Tips & Tricks Fill 3 Created with Sketch.

Show me the money. Grant writing tips and tricks.

Monika Bognar

Monika Bognar, 1 December 2017

Hello! I’m Monika and I’ve recently joined Culture Counts as the Client Relationship Officer. Over the past seven years I have worked in development roles at not-for-profit and local council art organisations. I’d like to share some insights from my work helping arts and cultural organisations secure funding for their programs and projects.

Read the guidelines…. a lot!

Almost every grant will have different eligibility requirements and guidelines. It’s vital to make sure that you know whether you or your organisation are eligible to apply for certain grants based on a few basic things including whether you: 
• Have an ABN 
• Have Deductible Gift Recipient (DGR) status
• Are eligible for certain tax concessions
• Are registered with the ACNC 

Look at what types of projects the organisation body will fund, whether that is theatre, music, education etc. Also look at the exceptions they may have in terms of the budget. Some funders for example won’t provide funding for salaries or capital works but will support costs associated with programming materials or production fees. 

Give them a call

Give the funding body a call to discuss your project. Many of them have this as a requirement but it’s a good habit to get into even if they don’t. Have a few specific questions prepared about how your project aligns with their guidelines, rather than just telling them about your project. By speaking to someone directly, you may be able to get some insights about what the funders are looking for that aren’t in the guidelines.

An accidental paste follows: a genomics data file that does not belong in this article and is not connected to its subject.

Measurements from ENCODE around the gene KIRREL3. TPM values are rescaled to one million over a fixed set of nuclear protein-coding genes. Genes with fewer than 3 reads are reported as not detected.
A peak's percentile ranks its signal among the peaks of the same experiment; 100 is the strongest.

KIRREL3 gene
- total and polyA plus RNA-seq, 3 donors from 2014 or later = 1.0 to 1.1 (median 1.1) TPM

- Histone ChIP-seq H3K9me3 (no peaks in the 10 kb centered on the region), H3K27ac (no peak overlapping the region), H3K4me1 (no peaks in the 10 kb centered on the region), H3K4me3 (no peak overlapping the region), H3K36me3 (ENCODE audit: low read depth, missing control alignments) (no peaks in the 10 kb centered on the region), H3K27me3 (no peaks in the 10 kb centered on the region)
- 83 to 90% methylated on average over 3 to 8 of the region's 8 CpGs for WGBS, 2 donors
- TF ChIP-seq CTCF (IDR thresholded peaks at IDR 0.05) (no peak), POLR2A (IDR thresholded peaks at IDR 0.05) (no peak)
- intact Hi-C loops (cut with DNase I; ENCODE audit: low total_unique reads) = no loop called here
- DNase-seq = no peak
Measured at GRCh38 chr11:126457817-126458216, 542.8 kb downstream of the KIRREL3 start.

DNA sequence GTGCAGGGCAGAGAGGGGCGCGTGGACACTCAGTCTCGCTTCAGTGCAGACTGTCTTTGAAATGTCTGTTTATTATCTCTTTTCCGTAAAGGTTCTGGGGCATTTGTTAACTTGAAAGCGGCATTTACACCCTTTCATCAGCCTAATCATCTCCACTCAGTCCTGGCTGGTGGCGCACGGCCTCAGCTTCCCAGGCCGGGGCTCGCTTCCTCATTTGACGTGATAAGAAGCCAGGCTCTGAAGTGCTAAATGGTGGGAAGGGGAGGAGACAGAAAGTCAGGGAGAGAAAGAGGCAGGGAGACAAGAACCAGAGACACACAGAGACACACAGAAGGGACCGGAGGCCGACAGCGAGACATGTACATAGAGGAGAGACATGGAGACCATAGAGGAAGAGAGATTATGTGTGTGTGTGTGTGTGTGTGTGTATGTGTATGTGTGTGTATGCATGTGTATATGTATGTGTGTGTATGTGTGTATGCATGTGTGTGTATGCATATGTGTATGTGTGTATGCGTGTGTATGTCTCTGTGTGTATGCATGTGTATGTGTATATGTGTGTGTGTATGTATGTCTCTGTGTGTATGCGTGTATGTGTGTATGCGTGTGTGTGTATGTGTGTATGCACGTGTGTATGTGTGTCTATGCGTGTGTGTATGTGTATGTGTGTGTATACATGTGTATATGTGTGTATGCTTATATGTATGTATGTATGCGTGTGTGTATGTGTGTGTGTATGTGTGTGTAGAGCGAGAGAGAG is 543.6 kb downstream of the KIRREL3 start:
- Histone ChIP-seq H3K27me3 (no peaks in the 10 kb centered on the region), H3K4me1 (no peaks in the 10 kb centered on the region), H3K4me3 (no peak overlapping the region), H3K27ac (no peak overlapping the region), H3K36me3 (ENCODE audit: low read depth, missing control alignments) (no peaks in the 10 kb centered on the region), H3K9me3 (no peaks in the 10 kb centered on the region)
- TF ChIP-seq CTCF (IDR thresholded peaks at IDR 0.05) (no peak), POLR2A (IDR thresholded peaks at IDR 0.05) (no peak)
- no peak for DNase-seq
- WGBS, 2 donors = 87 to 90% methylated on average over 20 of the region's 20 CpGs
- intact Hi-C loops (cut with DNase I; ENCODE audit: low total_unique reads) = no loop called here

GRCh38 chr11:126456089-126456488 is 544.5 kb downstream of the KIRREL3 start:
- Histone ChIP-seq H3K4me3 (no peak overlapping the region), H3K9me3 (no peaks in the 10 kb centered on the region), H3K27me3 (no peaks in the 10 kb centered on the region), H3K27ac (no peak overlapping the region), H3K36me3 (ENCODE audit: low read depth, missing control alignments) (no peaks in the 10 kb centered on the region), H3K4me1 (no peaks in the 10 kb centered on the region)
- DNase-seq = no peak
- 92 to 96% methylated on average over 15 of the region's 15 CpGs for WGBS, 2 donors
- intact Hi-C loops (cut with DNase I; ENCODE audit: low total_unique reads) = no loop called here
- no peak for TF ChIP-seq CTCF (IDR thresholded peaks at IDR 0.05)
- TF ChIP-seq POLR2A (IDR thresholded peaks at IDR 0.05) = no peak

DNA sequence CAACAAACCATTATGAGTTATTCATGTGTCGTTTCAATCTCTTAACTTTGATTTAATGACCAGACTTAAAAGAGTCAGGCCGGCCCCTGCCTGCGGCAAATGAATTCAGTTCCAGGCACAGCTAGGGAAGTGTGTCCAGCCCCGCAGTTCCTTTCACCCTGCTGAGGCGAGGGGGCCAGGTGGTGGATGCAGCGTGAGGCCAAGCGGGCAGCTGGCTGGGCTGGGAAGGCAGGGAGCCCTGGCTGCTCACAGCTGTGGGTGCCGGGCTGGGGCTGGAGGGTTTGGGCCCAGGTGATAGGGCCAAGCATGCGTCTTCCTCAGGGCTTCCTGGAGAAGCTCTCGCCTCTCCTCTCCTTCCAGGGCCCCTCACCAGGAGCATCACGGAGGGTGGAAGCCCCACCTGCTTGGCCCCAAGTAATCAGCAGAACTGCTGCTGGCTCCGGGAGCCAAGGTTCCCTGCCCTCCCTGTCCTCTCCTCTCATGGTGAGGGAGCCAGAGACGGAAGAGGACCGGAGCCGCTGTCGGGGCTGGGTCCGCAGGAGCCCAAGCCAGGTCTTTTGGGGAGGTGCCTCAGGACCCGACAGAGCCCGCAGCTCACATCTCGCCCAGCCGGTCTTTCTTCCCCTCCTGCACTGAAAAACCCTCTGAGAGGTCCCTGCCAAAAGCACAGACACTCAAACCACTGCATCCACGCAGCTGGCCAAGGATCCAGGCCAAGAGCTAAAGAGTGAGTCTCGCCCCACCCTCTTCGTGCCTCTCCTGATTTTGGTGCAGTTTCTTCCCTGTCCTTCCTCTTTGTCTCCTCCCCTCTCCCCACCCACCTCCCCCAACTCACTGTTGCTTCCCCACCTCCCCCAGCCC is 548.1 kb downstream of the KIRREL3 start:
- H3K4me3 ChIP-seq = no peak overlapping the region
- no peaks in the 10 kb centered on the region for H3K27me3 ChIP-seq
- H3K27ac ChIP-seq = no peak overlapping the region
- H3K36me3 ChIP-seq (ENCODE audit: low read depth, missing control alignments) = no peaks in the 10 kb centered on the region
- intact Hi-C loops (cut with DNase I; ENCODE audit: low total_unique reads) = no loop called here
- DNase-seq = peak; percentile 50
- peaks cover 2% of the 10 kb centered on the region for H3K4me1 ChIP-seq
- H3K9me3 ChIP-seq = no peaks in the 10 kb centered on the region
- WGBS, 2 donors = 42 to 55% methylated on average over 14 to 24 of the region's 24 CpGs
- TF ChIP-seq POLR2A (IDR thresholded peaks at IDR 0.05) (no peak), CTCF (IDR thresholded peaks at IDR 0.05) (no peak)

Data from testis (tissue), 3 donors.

They also might tell you that your project doesn’t sound like it is what the selection panel are looking for. This is good too because you won’t be wasting your time on something that will be unsuccessful.

Write the budget first

Once you’ve read the guidelines, given them a call and decided that your project fits the grant available, start the application by writing the budget. This way, you know exactly how much you will be asking for and what resources you’ll need to achieve the project. Writing the remainder of the application—including questions about inputs, outputs and outcomes—can be much easier once you know what you are asking for. Also, be sure to check the guidelines for whether the budget should include or exclude GST.  

Stick to the word limit

It’s tempting to provide more information than what is asked for in a grant application because you want to show the potential funder just how excellent your project will be. It’s important however to stick to the word limit and support material guidelines. Funders receive an overwhelming amount of applications so it’s important to limit them to a certain length for easy comparison and assessment. Don’t just fill the word limit because you feel like you have to. Being concise and clear about your project is just as important. 

Ask for feedback

It can be disheartening when an application you have spent so much time and energy on is unsuccessful. When this happens, take some time to ask for feedback from the funding body. Some may not be able to provide this due to the volume of applications, but some may be very happy to discuss your application with you. It’s sometimes better to email and set up a time to chat rather than calling them out of the blue. The feedback you receive could help you write the winning application next time around. 

Valuing Culture

Join our community.

Get involved now